Summary Report of our London Visit

I’m going to need a vacation to recover from my “vacation”!  Although it’s good to be to be back home in “the colonies”, I am deeply grateful for every moment of the last week in the UK.  I do have to admit, I could have done without that moment in Jersey my attention slipped and I started down the wrong side of a divided roadway…  But I have pretty good reflexes, and managed to get make the correction before I went beyond the start of the median.   And Mom?  She’s all better now – no defibrillator, no foul, right?  In the end, we’ve decided we each were at the helm for our share of near misses on those narrow roads!

Was it a successful trip?  Yes. Wildly so.  Did I make progress with the Lane Project I couldn’t have made otherwise?  Absolutely.  Was I able to develop contacts I can work with to help carry the project forward?  Yes, but more than that – I feel I’ve met friends and colleagues. On a personal level, what a gift it was to have met (and felt hosted by) so many members of the London and Jersey historical communities during my visit. They have much in common with the historical and scientific community of the Denver Museum of Nature and Science where I volunteer: well informed, dedicated and passionate about the mission to develop and share a well informed understanding of our historical heritage. Merci beaucoup. Meilleurs voeux!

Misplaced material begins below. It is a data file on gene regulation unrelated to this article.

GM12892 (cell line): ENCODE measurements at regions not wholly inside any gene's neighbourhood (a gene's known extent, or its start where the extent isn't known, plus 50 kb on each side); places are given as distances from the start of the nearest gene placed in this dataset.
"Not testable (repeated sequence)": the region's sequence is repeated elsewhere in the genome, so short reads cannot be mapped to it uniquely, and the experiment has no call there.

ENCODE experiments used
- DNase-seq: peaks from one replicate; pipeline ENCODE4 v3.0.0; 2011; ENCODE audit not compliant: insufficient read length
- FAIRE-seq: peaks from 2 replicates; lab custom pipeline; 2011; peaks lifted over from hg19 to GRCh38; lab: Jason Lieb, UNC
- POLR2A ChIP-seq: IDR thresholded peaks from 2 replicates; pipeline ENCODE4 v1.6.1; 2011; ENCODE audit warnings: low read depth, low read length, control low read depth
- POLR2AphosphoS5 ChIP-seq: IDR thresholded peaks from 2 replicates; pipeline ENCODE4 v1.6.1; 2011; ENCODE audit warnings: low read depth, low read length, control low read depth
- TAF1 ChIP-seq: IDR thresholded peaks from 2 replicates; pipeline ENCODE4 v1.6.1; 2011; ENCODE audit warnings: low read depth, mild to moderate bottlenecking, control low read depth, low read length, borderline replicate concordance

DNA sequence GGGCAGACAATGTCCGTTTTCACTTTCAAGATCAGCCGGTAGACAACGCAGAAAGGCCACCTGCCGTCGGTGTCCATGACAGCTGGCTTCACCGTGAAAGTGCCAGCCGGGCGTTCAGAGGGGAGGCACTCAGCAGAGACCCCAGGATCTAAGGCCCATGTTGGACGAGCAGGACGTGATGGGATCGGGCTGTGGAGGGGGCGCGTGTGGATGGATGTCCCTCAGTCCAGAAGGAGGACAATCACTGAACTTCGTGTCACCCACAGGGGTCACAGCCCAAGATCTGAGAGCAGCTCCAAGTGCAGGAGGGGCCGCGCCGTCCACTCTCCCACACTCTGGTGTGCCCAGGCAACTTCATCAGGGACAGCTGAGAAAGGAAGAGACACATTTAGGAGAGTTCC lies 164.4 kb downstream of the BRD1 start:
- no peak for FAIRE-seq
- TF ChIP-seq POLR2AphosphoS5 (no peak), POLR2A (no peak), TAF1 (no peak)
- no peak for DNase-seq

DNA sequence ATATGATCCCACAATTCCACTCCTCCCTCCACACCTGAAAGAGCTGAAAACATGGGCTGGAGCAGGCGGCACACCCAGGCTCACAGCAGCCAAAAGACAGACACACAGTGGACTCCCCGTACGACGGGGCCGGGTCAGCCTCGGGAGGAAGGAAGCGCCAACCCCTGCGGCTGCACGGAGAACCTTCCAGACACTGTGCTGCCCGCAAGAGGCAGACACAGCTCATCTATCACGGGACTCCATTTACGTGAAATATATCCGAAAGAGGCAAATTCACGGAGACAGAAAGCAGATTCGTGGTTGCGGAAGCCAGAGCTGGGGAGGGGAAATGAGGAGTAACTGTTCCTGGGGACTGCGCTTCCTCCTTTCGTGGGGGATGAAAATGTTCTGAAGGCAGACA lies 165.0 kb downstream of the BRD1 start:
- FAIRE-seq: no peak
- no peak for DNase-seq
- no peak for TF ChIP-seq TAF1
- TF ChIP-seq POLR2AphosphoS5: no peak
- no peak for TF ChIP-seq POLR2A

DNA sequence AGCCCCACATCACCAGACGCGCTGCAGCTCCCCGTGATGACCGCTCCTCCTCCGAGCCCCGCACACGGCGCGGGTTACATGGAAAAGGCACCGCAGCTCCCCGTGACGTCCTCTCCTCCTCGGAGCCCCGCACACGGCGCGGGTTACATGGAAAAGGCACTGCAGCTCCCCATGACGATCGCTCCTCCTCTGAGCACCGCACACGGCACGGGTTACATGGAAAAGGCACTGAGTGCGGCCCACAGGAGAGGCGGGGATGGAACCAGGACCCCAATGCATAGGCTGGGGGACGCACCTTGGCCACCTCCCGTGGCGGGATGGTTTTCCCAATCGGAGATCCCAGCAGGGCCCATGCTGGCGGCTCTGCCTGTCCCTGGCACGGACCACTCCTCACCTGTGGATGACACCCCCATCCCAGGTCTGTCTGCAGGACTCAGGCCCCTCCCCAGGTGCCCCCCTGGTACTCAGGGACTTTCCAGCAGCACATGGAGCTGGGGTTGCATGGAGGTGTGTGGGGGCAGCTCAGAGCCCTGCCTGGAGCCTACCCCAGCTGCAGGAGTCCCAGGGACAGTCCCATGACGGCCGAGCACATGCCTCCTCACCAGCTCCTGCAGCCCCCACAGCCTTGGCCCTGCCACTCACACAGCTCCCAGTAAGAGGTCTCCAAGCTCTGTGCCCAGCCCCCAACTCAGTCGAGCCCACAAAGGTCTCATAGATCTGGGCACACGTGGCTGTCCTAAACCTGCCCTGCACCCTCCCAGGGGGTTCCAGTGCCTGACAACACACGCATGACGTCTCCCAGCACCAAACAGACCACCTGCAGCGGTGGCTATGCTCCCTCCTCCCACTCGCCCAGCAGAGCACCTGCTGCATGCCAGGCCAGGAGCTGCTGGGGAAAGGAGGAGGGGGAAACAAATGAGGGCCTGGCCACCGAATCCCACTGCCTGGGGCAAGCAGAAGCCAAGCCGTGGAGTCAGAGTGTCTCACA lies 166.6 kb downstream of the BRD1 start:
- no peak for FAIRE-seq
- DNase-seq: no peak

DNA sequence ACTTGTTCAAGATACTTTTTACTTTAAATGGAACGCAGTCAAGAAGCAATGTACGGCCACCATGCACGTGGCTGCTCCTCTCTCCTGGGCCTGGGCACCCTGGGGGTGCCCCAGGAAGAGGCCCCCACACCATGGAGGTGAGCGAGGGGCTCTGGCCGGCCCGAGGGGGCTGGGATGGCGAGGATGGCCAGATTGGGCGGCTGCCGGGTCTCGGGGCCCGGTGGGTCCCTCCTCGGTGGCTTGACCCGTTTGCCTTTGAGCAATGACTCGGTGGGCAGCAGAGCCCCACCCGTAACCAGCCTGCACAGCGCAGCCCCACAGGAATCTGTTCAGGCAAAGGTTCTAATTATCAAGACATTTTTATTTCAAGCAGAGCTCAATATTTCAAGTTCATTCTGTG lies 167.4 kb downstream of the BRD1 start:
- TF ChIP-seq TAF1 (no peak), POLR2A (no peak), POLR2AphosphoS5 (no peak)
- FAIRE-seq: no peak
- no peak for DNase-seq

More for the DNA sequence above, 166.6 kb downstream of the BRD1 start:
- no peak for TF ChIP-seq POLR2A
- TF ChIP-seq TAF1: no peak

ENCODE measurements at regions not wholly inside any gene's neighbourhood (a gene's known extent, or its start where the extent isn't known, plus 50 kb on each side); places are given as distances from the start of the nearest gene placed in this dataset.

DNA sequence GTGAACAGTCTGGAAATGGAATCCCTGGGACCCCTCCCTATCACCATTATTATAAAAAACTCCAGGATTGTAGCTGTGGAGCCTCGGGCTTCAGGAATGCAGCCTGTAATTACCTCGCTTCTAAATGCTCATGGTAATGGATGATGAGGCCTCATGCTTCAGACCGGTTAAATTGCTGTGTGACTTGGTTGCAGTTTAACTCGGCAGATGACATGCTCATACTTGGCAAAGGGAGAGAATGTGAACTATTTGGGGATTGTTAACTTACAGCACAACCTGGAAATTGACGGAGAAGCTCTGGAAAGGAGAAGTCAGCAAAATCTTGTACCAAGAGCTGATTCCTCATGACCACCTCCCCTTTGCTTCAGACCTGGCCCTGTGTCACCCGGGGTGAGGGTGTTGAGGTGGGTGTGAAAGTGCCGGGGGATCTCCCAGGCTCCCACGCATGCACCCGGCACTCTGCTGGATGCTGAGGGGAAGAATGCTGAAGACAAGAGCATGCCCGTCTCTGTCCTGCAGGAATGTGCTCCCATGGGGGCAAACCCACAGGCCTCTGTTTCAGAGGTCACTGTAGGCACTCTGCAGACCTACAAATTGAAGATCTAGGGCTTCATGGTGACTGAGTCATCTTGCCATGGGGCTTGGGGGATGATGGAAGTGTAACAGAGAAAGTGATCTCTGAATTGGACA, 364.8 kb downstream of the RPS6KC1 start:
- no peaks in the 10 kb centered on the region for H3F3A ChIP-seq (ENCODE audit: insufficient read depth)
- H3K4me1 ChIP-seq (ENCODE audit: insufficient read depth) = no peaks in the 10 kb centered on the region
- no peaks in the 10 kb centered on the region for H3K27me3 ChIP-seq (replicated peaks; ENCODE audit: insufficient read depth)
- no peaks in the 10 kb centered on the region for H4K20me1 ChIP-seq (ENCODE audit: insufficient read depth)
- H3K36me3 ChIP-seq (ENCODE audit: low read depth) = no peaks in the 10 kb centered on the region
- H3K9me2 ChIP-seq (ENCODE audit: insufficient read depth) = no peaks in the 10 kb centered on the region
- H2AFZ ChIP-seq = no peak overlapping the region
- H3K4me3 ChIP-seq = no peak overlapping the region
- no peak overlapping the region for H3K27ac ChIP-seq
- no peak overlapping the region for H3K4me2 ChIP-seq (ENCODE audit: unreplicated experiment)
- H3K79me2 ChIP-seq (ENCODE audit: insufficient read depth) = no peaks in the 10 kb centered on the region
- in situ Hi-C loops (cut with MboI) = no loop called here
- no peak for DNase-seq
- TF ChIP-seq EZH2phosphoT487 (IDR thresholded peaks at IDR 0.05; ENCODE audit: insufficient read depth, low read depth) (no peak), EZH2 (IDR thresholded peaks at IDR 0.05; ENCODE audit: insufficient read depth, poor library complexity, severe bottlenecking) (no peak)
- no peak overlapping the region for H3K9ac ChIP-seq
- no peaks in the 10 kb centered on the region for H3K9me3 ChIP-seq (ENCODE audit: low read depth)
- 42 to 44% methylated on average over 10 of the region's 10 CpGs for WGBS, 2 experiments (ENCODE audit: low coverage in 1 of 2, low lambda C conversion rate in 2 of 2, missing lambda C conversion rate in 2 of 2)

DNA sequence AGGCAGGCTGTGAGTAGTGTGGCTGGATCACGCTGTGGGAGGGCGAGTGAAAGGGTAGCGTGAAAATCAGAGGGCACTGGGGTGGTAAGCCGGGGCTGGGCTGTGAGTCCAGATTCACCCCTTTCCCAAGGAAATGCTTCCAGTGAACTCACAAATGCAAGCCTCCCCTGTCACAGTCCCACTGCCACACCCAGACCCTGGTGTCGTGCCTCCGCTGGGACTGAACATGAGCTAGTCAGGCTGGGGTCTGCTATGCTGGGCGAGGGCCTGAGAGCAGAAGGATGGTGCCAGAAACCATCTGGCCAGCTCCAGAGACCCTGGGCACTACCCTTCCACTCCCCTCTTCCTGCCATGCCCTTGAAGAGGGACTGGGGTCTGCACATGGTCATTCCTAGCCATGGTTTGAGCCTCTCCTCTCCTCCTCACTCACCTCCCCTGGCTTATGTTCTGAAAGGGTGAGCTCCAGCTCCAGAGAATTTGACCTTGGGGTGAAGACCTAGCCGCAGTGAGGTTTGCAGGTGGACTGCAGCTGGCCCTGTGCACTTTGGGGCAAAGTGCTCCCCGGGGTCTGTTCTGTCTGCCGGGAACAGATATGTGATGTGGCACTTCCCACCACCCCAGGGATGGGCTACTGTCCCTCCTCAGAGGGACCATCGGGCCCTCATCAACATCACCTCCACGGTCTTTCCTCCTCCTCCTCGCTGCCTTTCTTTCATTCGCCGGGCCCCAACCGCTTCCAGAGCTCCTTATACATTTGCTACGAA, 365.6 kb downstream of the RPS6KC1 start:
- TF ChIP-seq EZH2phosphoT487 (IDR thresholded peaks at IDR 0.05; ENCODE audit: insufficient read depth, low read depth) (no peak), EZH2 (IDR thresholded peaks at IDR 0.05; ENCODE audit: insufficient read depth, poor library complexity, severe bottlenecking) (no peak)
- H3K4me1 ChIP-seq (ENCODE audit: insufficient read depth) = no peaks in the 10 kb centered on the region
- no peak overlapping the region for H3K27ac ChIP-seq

The London portion of the trip was focused on understanding the history of the Law Inns of London where Richard Lane spent the majority of his career, and the publishing houses of 1600’s Fleet Street where his book was published after his death.  We were able to accomplish:

  • Photographed and dimensioned the buildings of 1600’s Temple which still exist:  Middle Temple Hall and Temple Church.  I also learned that both of these building suffered significant bomb damage during WWII, and were painstakingly restored. The glass in the windows of Middle Temple Hall was removed and put in safe storage in anticipation of the bombings.